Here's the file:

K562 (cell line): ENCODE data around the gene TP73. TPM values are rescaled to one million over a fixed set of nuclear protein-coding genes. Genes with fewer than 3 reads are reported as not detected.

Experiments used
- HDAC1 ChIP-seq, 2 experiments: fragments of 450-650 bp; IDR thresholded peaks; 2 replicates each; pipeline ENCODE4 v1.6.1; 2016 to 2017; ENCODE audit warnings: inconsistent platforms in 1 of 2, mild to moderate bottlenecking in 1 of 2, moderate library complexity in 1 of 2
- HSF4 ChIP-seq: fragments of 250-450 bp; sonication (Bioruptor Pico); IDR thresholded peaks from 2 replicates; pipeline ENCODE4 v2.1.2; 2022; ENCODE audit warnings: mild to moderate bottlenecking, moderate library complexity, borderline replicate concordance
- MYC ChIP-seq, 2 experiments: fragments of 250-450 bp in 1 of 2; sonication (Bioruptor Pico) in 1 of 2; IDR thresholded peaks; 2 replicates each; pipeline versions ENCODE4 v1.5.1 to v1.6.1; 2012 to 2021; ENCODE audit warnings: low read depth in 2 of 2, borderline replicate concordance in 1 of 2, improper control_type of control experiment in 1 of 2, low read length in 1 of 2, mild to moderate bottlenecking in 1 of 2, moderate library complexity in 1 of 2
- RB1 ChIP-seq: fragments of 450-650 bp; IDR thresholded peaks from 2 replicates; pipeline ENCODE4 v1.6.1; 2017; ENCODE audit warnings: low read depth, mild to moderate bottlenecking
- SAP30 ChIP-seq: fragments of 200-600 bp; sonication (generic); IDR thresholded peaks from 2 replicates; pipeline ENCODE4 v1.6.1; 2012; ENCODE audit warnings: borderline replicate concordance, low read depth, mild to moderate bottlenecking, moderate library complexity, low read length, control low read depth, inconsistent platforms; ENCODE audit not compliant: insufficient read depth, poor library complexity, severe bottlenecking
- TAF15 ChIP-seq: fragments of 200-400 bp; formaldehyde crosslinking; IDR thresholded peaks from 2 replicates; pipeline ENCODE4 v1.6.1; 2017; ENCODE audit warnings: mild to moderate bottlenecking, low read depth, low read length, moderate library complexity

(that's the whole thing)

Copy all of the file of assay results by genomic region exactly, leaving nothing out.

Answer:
K562 (cell line): ENCODE data around the gene TP73. TPM values are rescaled to one million over a fixed set of nuclear protein-coding genes. Genes with fewer than 3 reads are reported as not detected.

Experiments used
- HDAC1 ChIP-seq, 2 experiments: fragments of 450-650 bp; IDR thresholded peaks; 2 replicates each; pipeline ENCODE4 v1.6.1; 2016 to 2017; ENCODE audit warnings: inconsistent platforms in 1 of 2, mild to moderate bottlenecking in 1 of 2, moderate library complexity in 1 of 2
- HSF4 ChIP-seq: fragments of 250-450 bp; sonication (Bioruptor Pico); IDR thresholded peaks from 2 replicates; pipeline ENCODE4 v2.1.2; 2022; ENCODE audit warnings: mild to moderate bottlenecking, moderate library complexity, borderline replicate concordance
- MYC ChIP-seq, 2 experiments: fragments of 250-450 bp in 1 of 2; sonication (Bioruptor Pico) in 1 of 2; IDR thresholded peaks; 2 replicates each; pipeline versions ENCODE4 v1.5.1 to v1.6.1; 2012 to 2021; ENCODE audit warnings: low read depth in 2 of 2, borderline replicate concordance in 1 of 2, improper control_type of control experiment in 1 of 2, low read length in 1 of 2, mild to moderate bottlenecking in 1 of 2, moderate library complexity in 1 of 2
- RB1 ChIP-seq: fragments of 450-650 bp; IDR thresholded peaks from 2 replicates; pipeline ENCODE4 v1.6.1; 2017; ENCODE audit warnings: low read depth, mild to moderate bottlenecking
- SAP30 ChIP-seq: fragments of 200-600 bp; sonication (generic); IDR thresholded peaks from 2 replicates; pipeline ENCODE4 v1.6.1; 2012; ENCODE audit warnings: borderline replicate concordance, low read depth, mild to moderate bottlenecking, moderate library complexity, low read length, control low read depth, inconsistent platforms; ENCODE audit not compliant: insufficient read depth, poor library complexity, severe bottlenecking
- TAF15 ChIP-seq: fragments of 200-400 bp; formaldehyde crosslinking; IDR thresholded peaks from 2 replicates; pipeline ENCODE4 v1.6.1; 2017; ENCODE audit warnings: mild to moderate bottlenecking, low read depth, low read length, moderate library complexity